Low-yield nuclear weapons have started to gain popularity among certain government officials. However, the impact that these would have on the international community is extensive.
Nuclear weapons, regardless of the yield, have only been used in 1945 against Japan to put an end to World War II. Since 1945, nuclear weapons have only been used as a deterrent. If the United States chooses to start using low-yield nuclear weapons, all other nuclear powers would potentially start using their nuclear arsenal as well under the same pretext as the United States. For instance, if the United States were to use a nuclear weapon to eliminate a terrorist threat, Russia could potentially start using similar weapons for purposes that could be deemed as equivalent before Russian eyes. This also could unchain an escalation when it comes to the yield of the weapons to be used. While the United States might start with a weapon as low as a kiloton, the next nuclear power could launch an attack with a nuclear weapon of one and a half kiloton, slowly increasing the power of the weapons used as powers perceive as acceptable the use of higher-yield weapons.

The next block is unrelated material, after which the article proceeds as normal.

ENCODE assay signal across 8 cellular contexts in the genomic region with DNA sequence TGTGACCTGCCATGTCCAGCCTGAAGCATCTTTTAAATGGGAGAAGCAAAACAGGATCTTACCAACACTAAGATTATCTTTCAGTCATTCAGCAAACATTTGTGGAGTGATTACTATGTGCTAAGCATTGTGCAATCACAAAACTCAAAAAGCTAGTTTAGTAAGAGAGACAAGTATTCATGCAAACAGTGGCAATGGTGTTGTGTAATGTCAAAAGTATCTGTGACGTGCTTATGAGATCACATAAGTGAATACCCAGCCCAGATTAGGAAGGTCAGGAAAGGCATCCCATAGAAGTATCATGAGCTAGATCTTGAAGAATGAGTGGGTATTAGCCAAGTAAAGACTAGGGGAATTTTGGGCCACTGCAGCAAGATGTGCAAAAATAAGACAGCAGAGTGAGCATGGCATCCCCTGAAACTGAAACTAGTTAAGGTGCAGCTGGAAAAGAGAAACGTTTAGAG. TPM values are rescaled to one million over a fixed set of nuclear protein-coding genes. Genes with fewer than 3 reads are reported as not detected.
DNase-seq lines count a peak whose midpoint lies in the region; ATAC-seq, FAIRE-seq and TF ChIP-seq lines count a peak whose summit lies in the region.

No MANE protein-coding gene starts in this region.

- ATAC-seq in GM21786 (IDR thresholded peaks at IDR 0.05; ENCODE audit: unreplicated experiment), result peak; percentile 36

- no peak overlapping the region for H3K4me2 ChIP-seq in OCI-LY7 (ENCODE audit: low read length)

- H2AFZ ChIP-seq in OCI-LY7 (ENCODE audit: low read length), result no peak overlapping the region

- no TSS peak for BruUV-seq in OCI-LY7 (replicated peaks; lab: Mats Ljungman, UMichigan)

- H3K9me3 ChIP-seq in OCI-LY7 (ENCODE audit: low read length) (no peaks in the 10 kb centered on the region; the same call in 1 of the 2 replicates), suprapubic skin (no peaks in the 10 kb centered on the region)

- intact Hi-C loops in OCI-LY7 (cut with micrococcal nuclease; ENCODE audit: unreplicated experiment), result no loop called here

The target of such an attack is also relevant. If the target is a nuclear power, such a country would not know the yield of the weapon that is incoming and could potentially retaliate with a much bigger bomb in a disproportionate manner. However, if it is not a nuclear power, this would also have serious consequences. Countries might start to rethink their position regarding the Treaty on the Non-Proliferation of Nuclear Weapons. While perhaps not a majority, some of the countries that pledged not to attempt acquiring nuclear weapons might perceive that without such, the next nuclear attack might be on their soil, and potentially without their consent. If the attack is carried out even without consent, this would encourage countries without nuclear weapons to acquire them in order to have a more convincing say in future scenarios.
With the use of low-yield nuclear weapons not only there is a great possibility of escalation and use of higher yield weapons, but the non-proliferation treaty would also be deemed useless. Increasing the number of nuclear powers, nuclear weapons produces, and nuclear weapons deployed. Therefore, it is in the United States’ interest to abstain from using these.